A Level Film Studies – intensive one year course

Is Film Studies really a soft option? An A Level that covers history, philosophy, psychology, cultural studies, business studies as well as giving you the opportunity to stretch yourself creatively is far from being an easy ride. Alongside that, you do also get to spend a couple of hours of your College week sitting in the dark watching classic films, of course. In fact, regular homework you will be set is to ‘watch more films’.

The key benefit of a one-year Film course at RIC is the amazing results that can be achieved in a year – 100% A*-C grades for our 2014-15 one-year students. In fact one student last year managed an A grade in just two terms and even he would agree that he wasn’t the most hardworking student. While A Level Film isn’t one of the ‘facilitating subjects’, it definitely helps facilitate students’ entry to top universities, with many students studying Film alongside more traditional A Levels – a typical combination might be English Literature, History and Film. A student who went on to study Physics at Cambridge also took Film A Level – he found it quite hard! In the last two years RIC students have also gone to study Film Studies at some of the top rated universities for the subject including King’s College, London and Warwick University.

Alice, 2nd year Archaeology student, University of Reading, noted:

 “With Film Studies being my highest grade at A Level with an A*, it definitely helped me to secure my university place”
Jack, a recent Film Studies graduate from University of Essex noted: “A Level Film Studies helped my other studies, especially English as the analytical skills could be applied to both areas. It also made a nice change from the facts of History and Sociology”

 

The weighting of coursework is also a key attraction of Film Studies – with 45% based on two coursework units and only two exams – worth 55% of the total grade. This is a definite advantage if exams aren’t your strong point. The coursework provides students with the freedom to tailor the course to their own interests and enthusiasms. Students can choose films and topics that they enjoy, sometimes providing interesting links with their other A Levels. In recent years, coursework research has included the representation of gender in Disney films (perhaps proving that it really is a Mickey Mouse subject!); the depiction of war on film; the gothic genre; and the film scores of Hans Zimmer. The essay-based written coursework and research at A2 provides students with essential study skills and a firm foundation for the independent study required at university. Help with coursework is provided every step of the way and we expect the highest grades from our students.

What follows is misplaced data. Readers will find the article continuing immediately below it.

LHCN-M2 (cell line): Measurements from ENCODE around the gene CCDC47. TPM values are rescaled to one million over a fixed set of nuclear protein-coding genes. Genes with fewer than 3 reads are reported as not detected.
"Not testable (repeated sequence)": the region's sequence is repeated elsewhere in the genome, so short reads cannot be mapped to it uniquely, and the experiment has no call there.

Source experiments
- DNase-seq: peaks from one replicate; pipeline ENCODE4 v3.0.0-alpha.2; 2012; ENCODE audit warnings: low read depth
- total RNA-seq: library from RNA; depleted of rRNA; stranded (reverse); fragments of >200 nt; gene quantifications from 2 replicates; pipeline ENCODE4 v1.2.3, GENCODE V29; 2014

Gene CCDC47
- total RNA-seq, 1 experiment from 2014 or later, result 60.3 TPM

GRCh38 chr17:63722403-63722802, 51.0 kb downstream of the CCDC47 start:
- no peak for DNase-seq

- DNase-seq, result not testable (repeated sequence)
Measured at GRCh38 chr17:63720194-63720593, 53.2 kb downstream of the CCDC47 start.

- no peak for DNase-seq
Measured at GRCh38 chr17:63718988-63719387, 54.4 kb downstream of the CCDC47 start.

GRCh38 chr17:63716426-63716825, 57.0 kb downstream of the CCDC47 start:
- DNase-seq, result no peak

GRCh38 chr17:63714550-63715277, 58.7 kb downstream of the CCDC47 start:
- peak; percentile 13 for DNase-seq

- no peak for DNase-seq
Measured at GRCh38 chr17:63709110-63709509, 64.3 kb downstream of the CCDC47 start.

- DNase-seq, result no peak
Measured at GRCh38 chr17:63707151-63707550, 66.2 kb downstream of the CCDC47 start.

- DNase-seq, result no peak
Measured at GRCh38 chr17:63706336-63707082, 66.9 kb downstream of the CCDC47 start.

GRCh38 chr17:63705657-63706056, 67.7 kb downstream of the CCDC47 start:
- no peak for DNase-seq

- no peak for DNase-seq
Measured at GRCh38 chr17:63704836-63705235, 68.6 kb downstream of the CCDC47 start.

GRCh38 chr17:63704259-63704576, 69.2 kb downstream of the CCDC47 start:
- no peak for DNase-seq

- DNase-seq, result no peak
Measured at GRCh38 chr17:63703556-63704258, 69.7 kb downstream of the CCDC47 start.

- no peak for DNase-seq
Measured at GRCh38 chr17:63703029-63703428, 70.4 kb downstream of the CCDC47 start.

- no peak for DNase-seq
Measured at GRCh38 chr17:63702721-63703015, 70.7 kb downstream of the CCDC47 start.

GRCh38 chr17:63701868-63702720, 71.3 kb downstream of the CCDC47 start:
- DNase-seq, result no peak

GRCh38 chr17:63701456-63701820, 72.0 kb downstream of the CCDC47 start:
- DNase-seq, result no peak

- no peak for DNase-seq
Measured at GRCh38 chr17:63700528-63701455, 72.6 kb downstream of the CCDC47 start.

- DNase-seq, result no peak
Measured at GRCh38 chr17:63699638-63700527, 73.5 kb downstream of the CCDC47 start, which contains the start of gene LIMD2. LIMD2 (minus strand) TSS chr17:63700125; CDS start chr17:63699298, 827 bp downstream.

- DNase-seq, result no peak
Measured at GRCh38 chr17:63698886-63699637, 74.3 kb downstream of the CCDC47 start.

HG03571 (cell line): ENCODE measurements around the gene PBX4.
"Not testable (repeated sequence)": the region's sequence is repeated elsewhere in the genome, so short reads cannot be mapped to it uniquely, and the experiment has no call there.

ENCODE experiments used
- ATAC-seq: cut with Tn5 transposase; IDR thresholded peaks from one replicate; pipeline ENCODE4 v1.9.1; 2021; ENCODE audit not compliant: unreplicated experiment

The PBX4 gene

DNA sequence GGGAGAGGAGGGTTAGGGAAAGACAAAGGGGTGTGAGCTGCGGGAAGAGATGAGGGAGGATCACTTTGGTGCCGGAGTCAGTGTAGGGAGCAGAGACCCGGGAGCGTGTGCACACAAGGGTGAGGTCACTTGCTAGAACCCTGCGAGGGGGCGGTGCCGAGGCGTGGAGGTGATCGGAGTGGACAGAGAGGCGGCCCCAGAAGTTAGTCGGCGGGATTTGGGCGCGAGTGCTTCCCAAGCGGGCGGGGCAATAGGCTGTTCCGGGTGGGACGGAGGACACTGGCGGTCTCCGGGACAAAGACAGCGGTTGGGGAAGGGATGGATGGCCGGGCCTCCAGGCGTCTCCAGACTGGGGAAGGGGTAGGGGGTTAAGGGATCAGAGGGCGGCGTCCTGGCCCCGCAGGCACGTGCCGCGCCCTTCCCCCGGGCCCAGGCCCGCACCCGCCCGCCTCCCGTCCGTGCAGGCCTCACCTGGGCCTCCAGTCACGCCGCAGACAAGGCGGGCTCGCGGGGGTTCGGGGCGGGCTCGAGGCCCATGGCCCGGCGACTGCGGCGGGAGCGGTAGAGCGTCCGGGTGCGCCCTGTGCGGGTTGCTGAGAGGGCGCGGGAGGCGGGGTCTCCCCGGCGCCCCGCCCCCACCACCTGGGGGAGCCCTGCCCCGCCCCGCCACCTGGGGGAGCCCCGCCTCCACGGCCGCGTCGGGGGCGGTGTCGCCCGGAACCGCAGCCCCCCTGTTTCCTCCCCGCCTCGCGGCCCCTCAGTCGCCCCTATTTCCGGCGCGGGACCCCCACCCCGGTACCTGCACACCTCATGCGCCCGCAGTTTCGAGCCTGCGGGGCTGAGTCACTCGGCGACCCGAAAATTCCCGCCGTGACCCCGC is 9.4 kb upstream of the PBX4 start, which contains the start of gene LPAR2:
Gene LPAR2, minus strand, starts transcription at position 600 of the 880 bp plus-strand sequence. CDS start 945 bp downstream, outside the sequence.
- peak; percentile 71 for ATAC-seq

If you’ve ever watched a film and thought ‘I could do better than that’, then here’s your chance. The practical coursework – making a short film at AS and A2 Level – is a popular aspect of the course. There’s no need for any technical expertise as we show you how to use the digital cameras and editing on Adobe Premiere. We also have professional lights and a green screen for creating original effects. Recent student work has included stalking doppelgangers; voyeuristic horror; a martial arts showdown; and a love letter to London. If your creative talents lie more in writing, then there is also the option at A2 to write a screenplay extract where you can really let your imagination run wild.

A level Film studiesStudents enjoy the interpretative nature of the subject and the discursive nature of lessons helps students develop their confidence in offering their own opinions. Lessons are far from the ‘chalk and talk’ of more traditional schools, with the style of teaching echoing that of universities with student contributions as valuable to learning as the opinions of the teachers. The exams are essay-based so structure and style are taught to help students prepare for timed writing. A number of the teachers are past and present examiners for the specification so we have a detailed understanding of the exam requirements and can teach accordingly.

Rob Byrne, a second year Sociology student at the University of Kent and an RIC A Level Film graduate of 2012-13, said that while Film was far from being easy, it provided him with an alternative to his more exam-based subjects and helped him to develop his own analytical voice academically.

As director Martin Scorsese notes: “Movies touch our hearts and awaken our vision, and change the way we see things. They take us to other places, they open doors and minds.”

Studying Film at RIC can do all of these things and gain you the grade you need for your future.

Lisa Herron, Head of Film and Media

 

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